Success Story: Maintaining Message Control in a Crisis
A prominent community hospital knew they faced a serious problem.
An internal audit revealed they overbilled CMS through a series of unintentional procedural errors. Hospital leadership immediately self-reported the incident and reached an agreement with the government.
But there was great anxiety about how the news would be received — both within the hospital and in the community. Located in a small town, the hospital was vital to the local economy, had government officials on its board of trustees and was led by a deeply revered CEO. In addition, it enjoyed a well-earned reputation for excellent patient care and national clinical advancements.
Yet, government officials sought to showcase this settlement as a model for how CMS and healthcare providers should work together to address healthcare fraud and abuse. Hoping the issue wouldn’t become public was not realistic.
While hospital leaders were prepared for the financial issues – they had set aside money for the settlement – they needed a plan to protect the stellar reputation they had worked so hard to achieve.
Several weeks before the announcement, we collaborated with leadership and government officials to develop a comprehensive communications plan that anticipated and addressed potential vulnerabilities, took into account the hospital’s relationships and strength and leveraged the right messengers. The plan was grounded by several strategic decisions, including:
A Proactive Approach: Hospital leadership would tell their story to the community first, before it was told for them, even in the media. It was important for the community to know that by self-reporting, the health system effectively reduced any unnecessary regulatory hiccups.
Collaborative Timing: We worked closely to ensure the government’s message coincided with ours through a tightly coordinated announcement timeline. The detailed timeline spanned 48 hours and included pre-announcement conversations, an official announcement and follow-up communications.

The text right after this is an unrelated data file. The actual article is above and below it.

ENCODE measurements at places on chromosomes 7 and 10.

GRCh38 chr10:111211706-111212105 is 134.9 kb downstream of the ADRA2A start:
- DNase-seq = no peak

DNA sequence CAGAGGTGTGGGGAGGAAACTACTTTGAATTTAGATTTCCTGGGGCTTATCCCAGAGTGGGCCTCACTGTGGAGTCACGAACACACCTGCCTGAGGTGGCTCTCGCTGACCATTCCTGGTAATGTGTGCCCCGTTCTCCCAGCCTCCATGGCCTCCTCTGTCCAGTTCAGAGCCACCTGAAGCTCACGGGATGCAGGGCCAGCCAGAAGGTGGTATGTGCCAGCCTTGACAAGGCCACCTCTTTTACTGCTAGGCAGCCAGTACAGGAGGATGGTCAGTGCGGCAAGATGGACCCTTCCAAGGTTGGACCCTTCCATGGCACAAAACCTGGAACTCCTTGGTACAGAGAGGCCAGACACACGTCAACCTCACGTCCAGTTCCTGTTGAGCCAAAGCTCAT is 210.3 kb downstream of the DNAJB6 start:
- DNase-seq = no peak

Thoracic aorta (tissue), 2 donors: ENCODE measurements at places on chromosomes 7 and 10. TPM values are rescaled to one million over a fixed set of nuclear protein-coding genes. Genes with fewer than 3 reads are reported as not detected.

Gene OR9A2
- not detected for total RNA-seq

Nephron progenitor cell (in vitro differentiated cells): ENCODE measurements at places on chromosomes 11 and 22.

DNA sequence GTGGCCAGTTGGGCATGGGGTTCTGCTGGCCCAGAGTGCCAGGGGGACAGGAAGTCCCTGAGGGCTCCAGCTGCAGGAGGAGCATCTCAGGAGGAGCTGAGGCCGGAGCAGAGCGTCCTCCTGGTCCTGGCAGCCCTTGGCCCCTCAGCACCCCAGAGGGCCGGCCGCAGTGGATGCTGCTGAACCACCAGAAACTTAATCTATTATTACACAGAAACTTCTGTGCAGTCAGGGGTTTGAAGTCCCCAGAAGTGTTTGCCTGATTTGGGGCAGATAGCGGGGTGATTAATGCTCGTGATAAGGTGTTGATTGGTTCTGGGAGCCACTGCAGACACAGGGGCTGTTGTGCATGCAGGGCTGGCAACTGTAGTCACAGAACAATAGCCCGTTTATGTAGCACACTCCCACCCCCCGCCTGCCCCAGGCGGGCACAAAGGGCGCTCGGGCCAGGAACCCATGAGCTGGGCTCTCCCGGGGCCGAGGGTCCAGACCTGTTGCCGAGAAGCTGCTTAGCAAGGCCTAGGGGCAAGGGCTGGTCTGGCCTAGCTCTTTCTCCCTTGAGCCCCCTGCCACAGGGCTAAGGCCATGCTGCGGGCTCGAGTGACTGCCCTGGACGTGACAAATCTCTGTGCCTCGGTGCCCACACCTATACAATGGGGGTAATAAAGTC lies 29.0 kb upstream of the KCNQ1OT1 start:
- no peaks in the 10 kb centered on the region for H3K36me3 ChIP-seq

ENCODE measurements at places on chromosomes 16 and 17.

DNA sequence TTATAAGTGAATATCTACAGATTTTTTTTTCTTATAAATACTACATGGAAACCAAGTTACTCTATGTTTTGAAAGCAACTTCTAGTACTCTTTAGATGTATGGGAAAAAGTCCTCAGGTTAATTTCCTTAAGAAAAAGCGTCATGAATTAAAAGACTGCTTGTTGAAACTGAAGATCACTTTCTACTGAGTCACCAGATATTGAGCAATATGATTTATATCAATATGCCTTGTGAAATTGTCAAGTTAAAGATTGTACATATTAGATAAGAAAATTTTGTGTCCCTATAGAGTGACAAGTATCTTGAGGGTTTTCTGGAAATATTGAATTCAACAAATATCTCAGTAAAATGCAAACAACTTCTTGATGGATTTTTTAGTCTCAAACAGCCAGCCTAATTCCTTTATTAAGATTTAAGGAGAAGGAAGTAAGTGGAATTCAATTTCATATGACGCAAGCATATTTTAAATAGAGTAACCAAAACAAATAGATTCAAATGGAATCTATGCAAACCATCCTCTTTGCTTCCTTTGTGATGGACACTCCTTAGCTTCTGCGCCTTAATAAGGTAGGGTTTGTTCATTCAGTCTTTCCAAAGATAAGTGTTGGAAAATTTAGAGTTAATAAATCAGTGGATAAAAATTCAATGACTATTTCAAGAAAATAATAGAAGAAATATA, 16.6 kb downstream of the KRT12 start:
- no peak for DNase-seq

Constituent Focus: Health systems have a complex web of stakeholders – physicians, nurses and employees, board members, donors, payers, media, vendors, patients, community leaders, etc. Understanding the multitude of perceptions within a crisis situation is key to protecting a reputation. Each constituent has different needs, levels of understanding and history. The message – and messenger – had to be relevant to each one.
Right Vehicles: In sensitive situations, the channel through which a message is communicated is as crucial as the message itself. The hospital would have to leverage multiple vehicles, including phone calls, rounding meetings, press releases, and one-on-one and small group meetings.
The hospital received accolades for the way they handled the situation from all of their stakeholders.
In a front-page news story, the hospital’s approach was portrayed as a model for health systems across the nation. Aside from this story, media coverage was contained to a 24- hour news cycle, and it was fair, accurate and balanced.
As for the rest of the community, including county commissioners, they applauded the hospital for its honesty and proactive approach. Local thought leaders walked away with an appreciation of the complexities and changing nature of healthcare regulation, as well as the hospital’s work to ensure the effectiveness of their compliance systems going forward.
Inside the hospital, nurses and physicians renewed their sense of confidence in hospital leadership because they were told first, they got the full story, and the messenger was someone they admired and trusted.
All in all, the hospital’s relationships with its most valued constituents were tested, yet emerged stronger.
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